Adaptation to chronic PCP results in hyperfunctional NMDA and hypofunctional GABAA synaptic receptors

B. Yu, C. Wang, J. Liu, K. M. Johnson, J. P. Gallagher

Research output: Contribution to journalArticle

35 Citations (Scopus)

Abstract

Schizophrenia is currently thought to be associated with a hypoglutamatergic state that is mimicked by acute phencyclidine (PCP), an antagonist of the N-methyl-D-aspartate (NMDA) receptor subtype. In this study we tested the hypothesis that chronic treatment of rats with this antagonist may be a more appropriate animal model than acute exposure since it could result in adaptive synaptic responses that would model certain aspects of the schizophrenic state in humans. In vitro intracellular electrophysiological recordings employing brain slices from rats treated chronically in vivo with PCP demonstrated that chronic PCP caused a substantial increase in synaptic responses mediated by NMDA receptors without any significant changes in α-amino-3-hydroxy-5-methyl-4-isoxazolepropionic acid/kainate-mediated synaptic responses. At the same time, GABAA receptor-mediated inhibitory responses were depressed significantly. Pharmacological and paired-pulse facilitation experiments demonstrated that these adaptive responses following chronic PCP administration were not the result of altered glutamate or GABA release. Immunoblot analyses suggest that the hyperfunctional NMDA response is at least partially mediated by an increased synthesis of NR1 and NR2A subunits as well as a change in the subunit stoichiometry of the NMDA receptor. This change in receptor composition was also supported by pharmacological experiments with a subunit selective NMDA antagonist. Our data support a reconsideration of NMDA and GABAA receptor responsiveness following a chronic, not acute, exposure to PCP and the adaptations that persist after such a regimen.

Original languageEnglish (US)
Pages (from-to)1-10
Number of pages10
JournalNeuroscience
Volume113
Issue number1
DOIs
StatePublished - Aug 2 2002

Fingerprint

Neurotransmitter Receptor
N-Methylaspartate
GABA-A Receptors
N-Methyl-D-Aspartate Receptors
Pharmacology
Phencyclidine
Kainic Acid
gamma-Aminobutyric Acid
Glutamic Acid
Schizophrenia
Animal Models
Acids
Brain

Keywords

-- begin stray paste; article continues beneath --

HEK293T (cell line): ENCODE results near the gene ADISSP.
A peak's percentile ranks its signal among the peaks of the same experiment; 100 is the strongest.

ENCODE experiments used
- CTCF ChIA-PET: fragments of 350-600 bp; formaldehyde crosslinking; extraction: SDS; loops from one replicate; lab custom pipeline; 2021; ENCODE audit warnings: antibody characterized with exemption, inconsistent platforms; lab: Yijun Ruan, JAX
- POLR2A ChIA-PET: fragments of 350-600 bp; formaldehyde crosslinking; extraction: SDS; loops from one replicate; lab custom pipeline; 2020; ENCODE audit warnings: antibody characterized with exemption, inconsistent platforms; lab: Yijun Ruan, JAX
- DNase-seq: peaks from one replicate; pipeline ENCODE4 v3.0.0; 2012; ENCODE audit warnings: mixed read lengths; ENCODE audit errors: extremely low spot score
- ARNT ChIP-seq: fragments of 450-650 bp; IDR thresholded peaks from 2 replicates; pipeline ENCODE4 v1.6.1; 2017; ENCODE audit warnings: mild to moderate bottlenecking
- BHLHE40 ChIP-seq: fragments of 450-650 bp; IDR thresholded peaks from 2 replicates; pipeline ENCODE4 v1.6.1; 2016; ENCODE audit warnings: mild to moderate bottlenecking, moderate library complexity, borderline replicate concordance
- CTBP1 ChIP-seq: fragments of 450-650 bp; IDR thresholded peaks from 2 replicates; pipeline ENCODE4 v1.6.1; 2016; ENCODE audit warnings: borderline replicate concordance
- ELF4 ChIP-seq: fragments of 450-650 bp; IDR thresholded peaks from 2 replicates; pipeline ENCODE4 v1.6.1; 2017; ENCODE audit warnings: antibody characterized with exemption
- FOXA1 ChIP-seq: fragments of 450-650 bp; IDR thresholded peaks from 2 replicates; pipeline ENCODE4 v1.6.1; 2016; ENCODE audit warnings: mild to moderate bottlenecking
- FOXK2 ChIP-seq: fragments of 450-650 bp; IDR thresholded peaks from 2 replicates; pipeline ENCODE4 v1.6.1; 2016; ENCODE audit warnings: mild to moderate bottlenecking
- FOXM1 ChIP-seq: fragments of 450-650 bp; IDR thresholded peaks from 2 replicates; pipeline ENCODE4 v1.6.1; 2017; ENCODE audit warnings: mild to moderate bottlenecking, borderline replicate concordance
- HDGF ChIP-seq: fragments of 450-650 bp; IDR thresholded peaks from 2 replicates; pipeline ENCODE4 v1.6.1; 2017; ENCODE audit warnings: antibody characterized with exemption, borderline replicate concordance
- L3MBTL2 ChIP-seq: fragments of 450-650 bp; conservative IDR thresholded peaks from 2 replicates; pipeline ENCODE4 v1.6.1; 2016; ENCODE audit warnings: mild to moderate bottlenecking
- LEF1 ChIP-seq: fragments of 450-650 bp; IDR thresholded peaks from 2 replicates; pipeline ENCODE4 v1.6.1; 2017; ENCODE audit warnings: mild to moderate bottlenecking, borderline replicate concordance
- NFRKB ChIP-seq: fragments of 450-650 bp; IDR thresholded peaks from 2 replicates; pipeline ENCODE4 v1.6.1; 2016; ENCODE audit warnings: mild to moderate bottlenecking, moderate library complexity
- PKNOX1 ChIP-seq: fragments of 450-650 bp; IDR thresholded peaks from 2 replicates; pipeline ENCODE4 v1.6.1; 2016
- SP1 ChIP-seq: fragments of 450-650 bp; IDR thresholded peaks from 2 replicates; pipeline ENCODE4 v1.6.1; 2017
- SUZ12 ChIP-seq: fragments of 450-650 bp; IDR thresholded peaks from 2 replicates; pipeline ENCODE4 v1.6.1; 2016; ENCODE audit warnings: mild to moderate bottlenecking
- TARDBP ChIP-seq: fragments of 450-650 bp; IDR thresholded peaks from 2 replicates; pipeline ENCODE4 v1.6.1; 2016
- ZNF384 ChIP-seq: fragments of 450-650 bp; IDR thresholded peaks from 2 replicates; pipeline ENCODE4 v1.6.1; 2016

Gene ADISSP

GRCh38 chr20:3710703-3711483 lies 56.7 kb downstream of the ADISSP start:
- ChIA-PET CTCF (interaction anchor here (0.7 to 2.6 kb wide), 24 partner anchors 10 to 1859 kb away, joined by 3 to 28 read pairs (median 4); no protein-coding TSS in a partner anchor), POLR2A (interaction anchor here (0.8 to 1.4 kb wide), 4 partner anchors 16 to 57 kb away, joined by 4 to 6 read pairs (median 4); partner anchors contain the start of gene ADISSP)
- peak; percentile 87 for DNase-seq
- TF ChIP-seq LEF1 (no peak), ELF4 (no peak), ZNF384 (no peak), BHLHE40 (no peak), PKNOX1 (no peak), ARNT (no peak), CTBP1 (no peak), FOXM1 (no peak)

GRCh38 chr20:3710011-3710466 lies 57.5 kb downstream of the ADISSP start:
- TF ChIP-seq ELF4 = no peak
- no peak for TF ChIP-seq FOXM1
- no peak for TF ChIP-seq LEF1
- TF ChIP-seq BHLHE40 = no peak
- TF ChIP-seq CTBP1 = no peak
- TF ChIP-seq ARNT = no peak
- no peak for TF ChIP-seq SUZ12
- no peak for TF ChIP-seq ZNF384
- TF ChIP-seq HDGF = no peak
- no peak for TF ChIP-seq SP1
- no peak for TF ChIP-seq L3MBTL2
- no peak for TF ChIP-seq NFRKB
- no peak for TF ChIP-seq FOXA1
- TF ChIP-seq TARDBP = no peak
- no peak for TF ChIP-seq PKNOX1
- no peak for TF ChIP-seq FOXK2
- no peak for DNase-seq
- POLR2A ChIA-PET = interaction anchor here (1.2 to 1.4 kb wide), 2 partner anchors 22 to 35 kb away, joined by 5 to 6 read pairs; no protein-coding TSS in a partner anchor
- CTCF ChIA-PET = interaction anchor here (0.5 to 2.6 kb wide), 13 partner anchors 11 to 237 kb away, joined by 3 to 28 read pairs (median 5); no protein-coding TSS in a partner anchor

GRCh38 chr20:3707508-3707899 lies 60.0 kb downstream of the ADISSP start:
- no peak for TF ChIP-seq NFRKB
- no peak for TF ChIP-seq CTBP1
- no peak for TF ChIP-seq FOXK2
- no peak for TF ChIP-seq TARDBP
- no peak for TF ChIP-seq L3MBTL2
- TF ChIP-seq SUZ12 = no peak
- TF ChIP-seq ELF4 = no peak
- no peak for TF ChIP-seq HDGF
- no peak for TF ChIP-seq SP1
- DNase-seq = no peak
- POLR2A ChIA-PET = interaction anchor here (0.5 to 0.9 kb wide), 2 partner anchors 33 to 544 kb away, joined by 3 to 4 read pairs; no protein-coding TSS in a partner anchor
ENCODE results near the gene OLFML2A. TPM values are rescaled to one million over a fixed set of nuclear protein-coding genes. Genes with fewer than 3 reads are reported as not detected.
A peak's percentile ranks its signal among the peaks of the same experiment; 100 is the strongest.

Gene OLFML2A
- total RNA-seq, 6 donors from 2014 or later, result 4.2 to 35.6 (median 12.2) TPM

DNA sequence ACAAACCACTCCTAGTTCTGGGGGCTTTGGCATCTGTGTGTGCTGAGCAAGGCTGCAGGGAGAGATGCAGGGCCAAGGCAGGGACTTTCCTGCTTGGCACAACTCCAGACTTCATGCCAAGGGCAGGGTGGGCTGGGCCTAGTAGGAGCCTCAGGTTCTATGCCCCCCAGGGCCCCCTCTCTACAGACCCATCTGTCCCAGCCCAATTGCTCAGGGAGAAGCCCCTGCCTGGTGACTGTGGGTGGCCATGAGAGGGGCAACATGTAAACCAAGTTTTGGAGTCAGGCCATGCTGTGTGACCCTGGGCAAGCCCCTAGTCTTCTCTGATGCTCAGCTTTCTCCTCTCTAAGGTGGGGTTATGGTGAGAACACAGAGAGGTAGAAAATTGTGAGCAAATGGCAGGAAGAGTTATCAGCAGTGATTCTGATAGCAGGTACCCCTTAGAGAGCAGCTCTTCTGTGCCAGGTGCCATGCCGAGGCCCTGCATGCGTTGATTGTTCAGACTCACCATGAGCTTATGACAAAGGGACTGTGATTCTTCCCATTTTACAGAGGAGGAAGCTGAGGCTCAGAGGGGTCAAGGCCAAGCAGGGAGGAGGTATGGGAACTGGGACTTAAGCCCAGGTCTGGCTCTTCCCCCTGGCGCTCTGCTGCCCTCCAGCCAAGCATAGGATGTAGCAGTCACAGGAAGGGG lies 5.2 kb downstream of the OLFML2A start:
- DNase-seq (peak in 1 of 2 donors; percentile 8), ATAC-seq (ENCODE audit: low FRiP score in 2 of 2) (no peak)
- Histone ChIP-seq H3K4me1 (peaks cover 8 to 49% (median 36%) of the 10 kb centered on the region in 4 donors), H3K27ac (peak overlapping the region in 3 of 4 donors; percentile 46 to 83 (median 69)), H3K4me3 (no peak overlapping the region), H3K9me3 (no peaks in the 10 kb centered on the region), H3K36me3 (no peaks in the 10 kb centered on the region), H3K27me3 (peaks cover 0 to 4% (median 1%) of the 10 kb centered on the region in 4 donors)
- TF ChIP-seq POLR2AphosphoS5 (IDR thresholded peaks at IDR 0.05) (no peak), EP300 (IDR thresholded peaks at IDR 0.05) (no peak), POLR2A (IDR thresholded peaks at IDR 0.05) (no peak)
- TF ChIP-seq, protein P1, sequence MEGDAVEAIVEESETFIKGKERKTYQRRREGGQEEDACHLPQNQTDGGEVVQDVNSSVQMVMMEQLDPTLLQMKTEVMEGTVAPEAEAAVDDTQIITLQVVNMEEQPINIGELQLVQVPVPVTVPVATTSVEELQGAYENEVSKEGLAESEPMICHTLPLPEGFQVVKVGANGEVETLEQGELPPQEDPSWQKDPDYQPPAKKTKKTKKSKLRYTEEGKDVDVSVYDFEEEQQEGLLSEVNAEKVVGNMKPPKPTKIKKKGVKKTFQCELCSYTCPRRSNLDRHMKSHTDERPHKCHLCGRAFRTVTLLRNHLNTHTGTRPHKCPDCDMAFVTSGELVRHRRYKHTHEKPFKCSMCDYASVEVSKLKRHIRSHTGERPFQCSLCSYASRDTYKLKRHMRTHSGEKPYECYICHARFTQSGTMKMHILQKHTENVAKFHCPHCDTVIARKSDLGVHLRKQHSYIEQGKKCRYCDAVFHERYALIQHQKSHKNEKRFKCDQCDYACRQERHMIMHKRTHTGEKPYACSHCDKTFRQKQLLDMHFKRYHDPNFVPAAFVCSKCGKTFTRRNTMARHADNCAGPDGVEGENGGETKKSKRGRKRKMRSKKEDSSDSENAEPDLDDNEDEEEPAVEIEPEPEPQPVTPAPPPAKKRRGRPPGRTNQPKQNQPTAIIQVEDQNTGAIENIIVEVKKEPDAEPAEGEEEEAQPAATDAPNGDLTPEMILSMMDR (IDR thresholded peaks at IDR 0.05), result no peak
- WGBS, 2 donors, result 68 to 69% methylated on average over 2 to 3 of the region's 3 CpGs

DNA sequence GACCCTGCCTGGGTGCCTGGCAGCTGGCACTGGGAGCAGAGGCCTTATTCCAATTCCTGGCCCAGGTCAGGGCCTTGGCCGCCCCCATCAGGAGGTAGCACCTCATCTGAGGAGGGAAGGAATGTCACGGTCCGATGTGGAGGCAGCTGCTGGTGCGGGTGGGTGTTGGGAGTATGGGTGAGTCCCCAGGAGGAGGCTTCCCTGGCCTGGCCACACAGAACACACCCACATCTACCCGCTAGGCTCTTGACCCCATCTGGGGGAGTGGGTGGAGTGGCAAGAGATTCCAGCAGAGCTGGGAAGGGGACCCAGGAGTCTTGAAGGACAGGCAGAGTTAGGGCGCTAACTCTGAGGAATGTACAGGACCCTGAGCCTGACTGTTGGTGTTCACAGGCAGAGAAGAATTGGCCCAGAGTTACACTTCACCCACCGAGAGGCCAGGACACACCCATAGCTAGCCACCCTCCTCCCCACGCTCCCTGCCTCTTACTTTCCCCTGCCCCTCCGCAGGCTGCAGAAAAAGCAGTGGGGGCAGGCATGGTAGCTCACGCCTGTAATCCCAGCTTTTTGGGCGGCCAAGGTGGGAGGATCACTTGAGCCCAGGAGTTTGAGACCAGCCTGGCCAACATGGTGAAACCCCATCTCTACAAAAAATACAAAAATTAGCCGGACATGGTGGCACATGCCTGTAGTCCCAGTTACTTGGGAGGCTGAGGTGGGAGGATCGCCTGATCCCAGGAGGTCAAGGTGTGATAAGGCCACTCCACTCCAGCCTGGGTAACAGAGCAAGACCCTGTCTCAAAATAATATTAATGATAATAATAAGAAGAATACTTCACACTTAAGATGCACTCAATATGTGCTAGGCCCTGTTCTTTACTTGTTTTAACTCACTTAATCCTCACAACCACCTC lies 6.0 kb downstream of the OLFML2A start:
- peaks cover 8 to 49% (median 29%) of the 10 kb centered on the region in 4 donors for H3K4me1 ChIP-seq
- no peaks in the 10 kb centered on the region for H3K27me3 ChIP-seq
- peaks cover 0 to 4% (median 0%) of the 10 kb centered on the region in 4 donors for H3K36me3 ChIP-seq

• Chronic phencyclidine
  • Dorsolateral septal nucleus
  • GABA receptor
  • NMDA receptor
  • Schizophrenia
  • Synaptic transmission

ASJC Scopus subject areas

  • Neuroscience(all)

Cite this

Adaptation to chronic PCP results in hyperfunctional NMDA and hypofunctional GABAA synaptic receptors. / Yu, B.; Wang, C.; Liu, J.; Johnson, K. M.; Gallagher, J. P.

In: Neuroscience, Vol. 113, No. 1, 02.08.2002, p. 1-10.

Research output: Contribution to journalArticle

Yu, B. ; Wang, C. ; Liu, J. ; Johnson, K. M. ; Gallagher, J. P. / Adaptation to chronic PCP results in hyperfunctional NMDA and hypofunctional GABAA synaptic receptors. In: Neuroscience. 2002 ; Vol. 113, No. 1. pp. 1-10.
@article{c35c17f789ac4d0484f5b3667d2acdf6,
title = "Adaptation to chronic PCP results in hyperfunctional NMDA and hypofunctional GABAA synaptic receptors",
abstract = "Schizophrenia is currently thought to be associated with a hypoglutamatergic state that is mimicked by acute phencyclidine (PCP), an antagonist of the N-methyl-D-aspartate (NMDA) receptor subtype. In this study we tested the hypothesis that chronic treatment of rats with this antagonist may be a more appropriate animal model than acute exposure since it could result in adaptive synaptic responses that would model certain aspects of the schizophrenic state in humans. In vitro intracellular electrophysiological recordings employing brain slices from rats treated chronically in vivo with PCP demonstrated that chronic PCP caused a substantial increase in synaptic responses mediated by NMDA receptors without any significant changes in α-amino-3-hydroxy-5-methyl-4-isoxazolepropionic acid/kainate-mediated synaptic responses. At the same time, GABAA receptor-mediated inhibitory responses were depressed significantly. Pharmacological and paired-pulse facilitation experiments demonstrated that these adaptive responses following chronic PCP administration were not the result of altered glutamate or GABA release. Immunoblot analyses suggest that the hyperfunctional NMDA response is at least partially mediated by an increased synthesis of NR1 and NR2A subunits as well as a change in the subunit stoichiometry of the NMDA receptor. This change in receptor composition was also supported by pharmacological experiments with a subunit selective NMDA antagonist. Our data support a reconsideration of NMDA and GABAA receptor responsiveness following a chronic, not acute, exposure to PCP and the adaptations that persist after such a regimen.",